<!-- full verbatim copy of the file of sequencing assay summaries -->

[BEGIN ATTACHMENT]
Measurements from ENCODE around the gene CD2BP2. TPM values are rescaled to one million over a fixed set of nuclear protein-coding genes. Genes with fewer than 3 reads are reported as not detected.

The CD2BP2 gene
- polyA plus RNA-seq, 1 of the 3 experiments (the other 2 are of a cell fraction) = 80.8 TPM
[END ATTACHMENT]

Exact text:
Measurements from ENCODE around the gene CD2BP2. TPM values are rescaled to one million over a fixed set of nuclear protein-coding genes. Genes with fewer than 3 reads are reported as not detected.

The CD2BP2 gene
- polyA plus RNA-seq, 1 of the 3 experiments (the other 2 are of a cell fraction) = 80.8 TPM